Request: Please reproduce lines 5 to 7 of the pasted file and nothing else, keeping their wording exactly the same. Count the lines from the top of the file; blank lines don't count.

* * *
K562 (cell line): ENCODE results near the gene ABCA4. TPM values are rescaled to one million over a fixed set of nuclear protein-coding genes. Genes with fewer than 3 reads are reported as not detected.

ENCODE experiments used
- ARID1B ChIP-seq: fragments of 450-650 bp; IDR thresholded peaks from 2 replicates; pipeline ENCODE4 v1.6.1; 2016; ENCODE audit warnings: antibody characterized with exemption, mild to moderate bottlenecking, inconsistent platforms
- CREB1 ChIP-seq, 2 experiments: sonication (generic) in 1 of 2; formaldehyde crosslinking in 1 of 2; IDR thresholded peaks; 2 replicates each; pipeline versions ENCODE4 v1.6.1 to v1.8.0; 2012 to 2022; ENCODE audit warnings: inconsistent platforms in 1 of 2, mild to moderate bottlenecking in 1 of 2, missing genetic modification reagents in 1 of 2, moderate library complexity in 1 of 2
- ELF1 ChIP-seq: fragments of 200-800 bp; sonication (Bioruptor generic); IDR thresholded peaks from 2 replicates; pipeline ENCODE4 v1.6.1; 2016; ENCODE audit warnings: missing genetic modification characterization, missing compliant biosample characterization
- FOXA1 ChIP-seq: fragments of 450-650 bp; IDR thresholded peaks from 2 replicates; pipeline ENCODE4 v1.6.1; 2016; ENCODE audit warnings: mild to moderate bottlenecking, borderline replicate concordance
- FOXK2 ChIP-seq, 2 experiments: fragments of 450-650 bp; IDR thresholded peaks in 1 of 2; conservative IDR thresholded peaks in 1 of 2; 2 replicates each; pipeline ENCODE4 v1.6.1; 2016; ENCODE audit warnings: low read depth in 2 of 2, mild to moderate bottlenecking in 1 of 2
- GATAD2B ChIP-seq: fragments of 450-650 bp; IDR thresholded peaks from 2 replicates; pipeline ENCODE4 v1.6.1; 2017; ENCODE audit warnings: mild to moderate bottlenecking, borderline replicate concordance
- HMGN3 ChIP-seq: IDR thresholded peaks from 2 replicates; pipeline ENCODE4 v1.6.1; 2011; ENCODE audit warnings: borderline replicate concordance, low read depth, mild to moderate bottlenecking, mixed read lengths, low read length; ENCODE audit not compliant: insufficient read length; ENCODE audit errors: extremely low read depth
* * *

- ELF1 ChIP-seq: fragments of 200-800 bp; sonication (Bioruptor generic); IDR thresholded peaks from 2 replicates; pipeline ENCODE4 v1.6.1; 2016; ENCODE audit warnings: missing genetic modification characterization, missing compliant biosample characterization
- FOXA1 ChIP-seq: fragments of 450-650 bp; IDR thresholded peaks from 2 replicates; pipeline ENCODE4 v1.6.1; 2016; ENCODE audit warnings: mild to moderate bottlenecking, borderline replicate concordance
- FOXK2 ChIP-seq, 2 experiments: fragments of 450-650 bp; IDR thresholded peaks in 1 of 2; conservative IDR thresholded peaks in 1 of 2; 2 replicates each; pipeline ENCODE4 v1.6.1; 2016; ENCODE audit warnings: low read depth in 2 of 2, mild to moderate bottlenecking in 1 of 2